Is there a hypothetical world where I would be an academic working on the Birch and Swinnerton-Dyer conjecture right now? Sure. It's probably a world where high-flying students are given, upon graduation, some sort of "mini-Genius Grant". If I had been awarded a five-year $62,500/year grant with the sole condition of "do research", I would almost certainly have persevered in academia and — despite working on the more interesting but longer-term questions — have had enough publications after those five years to obtain a continuing academic position. But that's not how granting agencies work; they give out one or two year awards, with the understanding that those who are successful will apply for more funding later.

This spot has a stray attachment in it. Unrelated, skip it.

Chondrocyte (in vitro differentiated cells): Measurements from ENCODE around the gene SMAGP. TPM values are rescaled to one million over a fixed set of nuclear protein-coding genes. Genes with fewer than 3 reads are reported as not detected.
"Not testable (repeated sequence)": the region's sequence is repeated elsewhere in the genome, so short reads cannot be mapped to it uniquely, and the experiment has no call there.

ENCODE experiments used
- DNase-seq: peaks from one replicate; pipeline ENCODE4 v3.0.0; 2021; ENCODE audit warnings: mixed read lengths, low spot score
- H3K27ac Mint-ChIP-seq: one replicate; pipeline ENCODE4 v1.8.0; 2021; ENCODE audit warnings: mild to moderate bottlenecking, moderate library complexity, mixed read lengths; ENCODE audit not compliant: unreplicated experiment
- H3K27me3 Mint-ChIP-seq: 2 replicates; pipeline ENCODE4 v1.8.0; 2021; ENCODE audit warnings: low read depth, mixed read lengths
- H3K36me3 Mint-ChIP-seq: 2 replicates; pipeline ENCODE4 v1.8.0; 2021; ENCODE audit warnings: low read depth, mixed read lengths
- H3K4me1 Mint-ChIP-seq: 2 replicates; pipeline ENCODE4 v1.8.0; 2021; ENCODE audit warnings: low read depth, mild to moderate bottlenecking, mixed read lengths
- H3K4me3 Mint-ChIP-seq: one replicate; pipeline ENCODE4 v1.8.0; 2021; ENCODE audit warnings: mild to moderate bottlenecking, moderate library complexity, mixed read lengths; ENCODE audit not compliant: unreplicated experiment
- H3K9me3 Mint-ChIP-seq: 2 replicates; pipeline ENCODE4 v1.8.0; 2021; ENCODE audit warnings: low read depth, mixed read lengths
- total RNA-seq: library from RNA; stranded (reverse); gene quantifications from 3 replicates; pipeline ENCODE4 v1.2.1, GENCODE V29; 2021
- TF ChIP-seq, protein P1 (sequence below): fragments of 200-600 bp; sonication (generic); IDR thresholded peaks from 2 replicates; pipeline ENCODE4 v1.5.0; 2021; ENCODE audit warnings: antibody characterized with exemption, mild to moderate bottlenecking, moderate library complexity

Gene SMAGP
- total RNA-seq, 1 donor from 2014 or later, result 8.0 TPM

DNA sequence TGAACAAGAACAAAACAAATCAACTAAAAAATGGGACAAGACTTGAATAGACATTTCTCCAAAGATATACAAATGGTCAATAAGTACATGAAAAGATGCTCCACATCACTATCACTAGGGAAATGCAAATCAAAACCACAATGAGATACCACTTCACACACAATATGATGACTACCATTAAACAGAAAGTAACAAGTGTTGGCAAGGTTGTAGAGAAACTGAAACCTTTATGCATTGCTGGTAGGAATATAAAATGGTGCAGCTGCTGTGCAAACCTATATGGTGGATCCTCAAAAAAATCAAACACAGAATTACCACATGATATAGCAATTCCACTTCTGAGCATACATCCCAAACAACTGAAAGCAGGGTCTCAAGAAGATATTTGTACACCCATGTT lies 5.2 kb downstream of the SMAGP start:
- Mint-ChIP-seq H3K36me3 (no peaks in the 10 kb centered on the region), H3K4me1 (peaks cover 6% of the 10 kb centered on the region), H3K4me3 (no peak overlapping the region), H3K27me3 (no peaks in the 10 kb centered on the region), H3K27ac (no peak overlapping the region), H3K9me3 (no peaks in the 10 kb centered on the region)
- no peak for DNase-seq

In short, academic institutions systemically promote exactly the sort of short-term optimization of which, ironically, the private sector is often accused. Is entrepreneurship a trap? No; right now, it's one of the only ways to avoid being trapped.